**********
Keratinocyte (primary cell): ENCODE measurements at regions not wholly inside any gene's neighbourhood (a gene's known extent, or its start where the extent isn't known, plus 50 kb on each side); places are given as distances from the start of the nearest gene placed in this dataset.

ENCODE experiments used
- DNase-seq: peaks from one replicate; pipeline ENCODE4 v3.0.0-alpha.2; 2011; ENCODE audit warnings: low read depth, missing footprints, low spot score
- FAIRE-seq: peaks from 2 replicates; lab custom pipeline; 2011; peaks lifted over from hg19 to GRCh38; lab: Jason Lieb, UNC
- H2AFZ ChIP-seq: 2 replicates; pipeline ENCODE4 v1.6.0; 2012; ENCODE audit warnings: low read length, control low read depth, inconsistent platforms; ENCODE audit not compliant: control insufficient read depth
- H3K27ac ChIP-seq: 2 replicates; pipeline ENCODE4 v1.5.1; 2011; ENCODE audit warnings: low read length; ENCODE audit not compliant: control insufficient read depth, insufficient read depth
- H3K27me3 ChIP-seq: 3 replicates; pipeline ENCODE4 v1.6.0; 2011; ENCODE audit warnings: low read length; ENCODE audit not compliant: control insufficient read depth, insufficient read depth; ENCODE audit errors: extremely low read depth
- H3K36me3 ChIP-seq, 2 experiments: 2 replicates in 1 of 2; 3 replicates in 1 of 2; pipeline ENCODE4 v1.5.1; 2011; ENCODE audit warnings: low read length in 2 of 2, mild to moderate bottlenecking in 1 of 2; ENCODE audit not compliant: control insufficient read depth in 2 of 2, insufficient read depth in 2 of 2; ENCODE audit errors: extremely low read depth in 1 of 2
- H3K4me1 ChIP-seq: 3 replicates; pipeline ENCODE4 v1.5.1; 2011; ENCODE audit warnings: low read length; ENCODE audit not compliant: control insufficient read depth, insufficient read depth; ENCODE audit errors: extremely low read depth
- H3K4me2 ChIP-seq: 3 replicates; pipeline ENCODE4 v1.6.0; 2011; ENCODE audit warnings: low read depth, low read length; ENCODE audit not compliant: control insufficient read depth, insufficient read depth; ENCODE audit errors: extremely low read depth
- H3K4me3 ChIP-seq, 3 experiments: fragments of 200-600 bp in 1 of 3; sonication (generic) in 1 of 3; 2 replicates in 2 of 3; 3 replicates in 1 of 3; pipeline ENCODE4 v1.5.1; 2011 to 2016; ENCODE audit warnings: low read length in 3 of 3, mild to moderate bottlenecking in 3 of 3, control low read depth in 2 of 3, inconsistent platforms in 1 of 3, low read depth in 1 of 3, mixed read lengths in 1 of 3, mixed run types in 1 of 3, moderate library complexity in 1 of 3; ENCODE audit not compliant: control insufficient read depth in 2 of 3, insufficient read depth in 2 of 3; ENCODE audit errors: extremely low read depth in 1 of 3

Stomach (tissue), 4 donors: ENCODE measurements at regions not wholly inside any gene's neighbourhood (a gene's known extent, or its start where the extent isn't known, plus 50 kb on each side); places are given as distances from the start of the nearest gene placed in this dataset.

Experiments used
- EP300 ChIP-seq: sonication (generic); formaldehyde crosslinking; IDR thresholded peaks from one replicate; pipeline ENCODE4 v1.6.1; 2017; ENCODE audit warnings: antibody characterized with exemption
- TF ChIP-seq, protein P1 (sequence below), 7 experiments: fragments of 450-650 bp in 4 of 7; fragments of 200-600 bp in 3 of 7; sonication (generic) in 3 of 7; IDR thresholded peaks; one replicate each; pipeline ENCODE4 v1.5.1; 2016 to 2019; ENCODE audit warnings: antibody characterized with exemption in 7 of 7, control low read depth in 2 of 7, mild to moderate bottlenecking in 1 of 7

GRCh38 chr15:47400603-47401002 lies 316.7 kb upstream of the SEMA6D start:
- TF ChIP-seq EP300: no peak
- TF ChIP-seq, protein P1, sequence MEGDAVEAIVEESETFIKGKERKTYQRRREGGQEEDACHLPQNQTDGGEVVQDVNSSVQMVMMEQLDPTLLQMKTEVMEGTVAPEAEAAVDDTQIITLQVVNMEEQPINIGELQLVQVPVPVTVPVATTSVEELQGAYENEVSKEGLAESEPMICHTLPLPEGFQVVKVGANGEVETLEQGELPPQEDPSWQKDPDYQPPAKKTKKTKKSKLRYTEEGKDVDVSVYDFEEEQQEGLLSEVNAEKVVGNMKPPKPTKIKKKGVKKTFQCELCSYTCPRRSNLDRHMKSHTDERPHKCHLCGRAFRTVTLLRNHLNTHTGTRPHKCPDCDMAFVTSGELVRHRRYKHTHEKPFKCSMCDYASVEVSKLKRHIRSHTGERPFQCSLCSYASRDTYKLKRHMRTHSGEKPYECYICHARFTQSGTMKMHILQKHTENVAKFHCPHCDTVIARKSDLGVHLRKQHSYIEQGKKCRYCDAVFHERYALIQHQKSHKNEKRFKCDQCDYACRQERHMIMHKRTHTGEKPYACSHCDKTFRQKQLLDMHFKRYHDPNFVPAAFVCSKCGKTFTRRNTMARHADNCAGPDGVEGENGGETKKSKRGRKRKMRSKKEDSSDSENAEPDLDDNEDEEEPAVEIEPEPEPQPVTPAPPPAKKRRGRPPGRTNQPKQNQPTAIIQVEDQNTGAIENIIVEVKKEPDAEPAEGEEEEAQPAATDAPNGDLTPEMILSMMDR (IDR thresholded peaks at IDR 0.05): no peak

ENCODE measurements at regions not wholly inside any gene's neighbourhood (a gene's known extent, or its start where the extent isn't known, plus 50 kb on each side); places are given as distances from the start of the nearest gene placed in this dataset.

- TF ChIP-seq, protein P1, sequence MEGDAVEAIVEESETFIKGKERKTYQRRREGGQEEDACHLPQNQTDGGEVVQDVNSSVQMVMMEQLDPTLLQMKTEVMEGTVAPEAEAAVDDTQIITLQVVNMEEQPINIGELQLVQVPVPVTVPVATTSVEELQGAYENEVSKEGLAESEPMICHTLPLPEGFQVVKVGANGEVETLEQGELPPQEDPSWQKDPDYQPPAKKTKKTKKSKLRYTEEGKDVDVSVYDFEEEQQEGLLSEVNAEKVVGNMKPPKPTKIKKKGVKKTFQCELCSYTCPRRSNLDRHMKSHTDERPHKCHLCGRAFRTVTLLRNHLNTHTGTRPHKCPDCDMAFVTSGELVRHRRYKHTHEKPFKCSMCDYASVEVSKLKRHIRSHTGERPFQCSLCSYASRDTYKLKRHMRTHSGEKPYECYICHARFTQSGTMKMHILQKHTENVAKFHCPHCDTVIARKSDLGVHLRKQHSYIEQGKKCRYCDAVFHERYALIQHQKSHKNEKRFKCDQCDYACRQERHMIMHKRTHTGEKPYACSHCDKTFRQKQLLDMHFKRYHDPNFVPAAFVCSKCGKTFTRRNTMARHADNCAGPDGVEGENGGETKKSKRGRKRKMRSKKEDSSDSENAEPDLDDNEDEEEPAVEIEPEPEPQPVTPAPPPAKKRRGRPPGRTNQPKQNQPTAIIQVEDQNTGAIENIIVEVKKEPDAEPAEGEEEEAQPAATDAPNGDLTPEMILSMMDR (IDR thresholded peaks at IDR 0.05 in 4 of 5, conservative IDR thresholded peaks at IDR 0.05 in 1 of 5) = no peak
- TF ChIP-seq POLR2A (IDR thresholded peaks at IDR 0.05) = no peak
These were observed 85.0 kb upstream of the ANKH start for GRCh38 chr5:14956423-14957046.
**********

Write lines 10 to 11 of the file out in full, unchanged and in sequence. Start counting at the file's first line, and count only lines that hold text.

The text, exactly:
- H3K4me2 ChIP-seq: 3 replicates; pipeline ENCODE4 v1.6.0; 2011; ENCODE audit warnings: low read depth, low read length; ENCODE audit not compliant: control insufficient read depth, insufficient read depth; ENCODE audit errors: extremely low read depth
- H3K4me3 ChIP-seq, 3 experiments: fragments of 200-600 bp in 1 of 3; sonication (generic) in 1 of 3; 2 replicates in 2 of 3; 3 replicates in 1 of 3; pipeline ENCODE4 v1.5.1; 2011 to 2016; ENCODE audit warnings: low read length in 3 of 3, mild to moderate bottlenecking in 3 of 3, control low read depth in 2 of 3, inconsistent platforms in 1 of 3, low read depth in 1 of 3, mixed read lengths in 1 of 3, mixed run types in 1 of 3, moderate library complexity in 1 of 3; ENCODE audit not compliant: control insufficient read depth in 2 of 3, insufficient read depth in 2 of 3; ENCODE audit errors: extremely low read depth in 1 of 3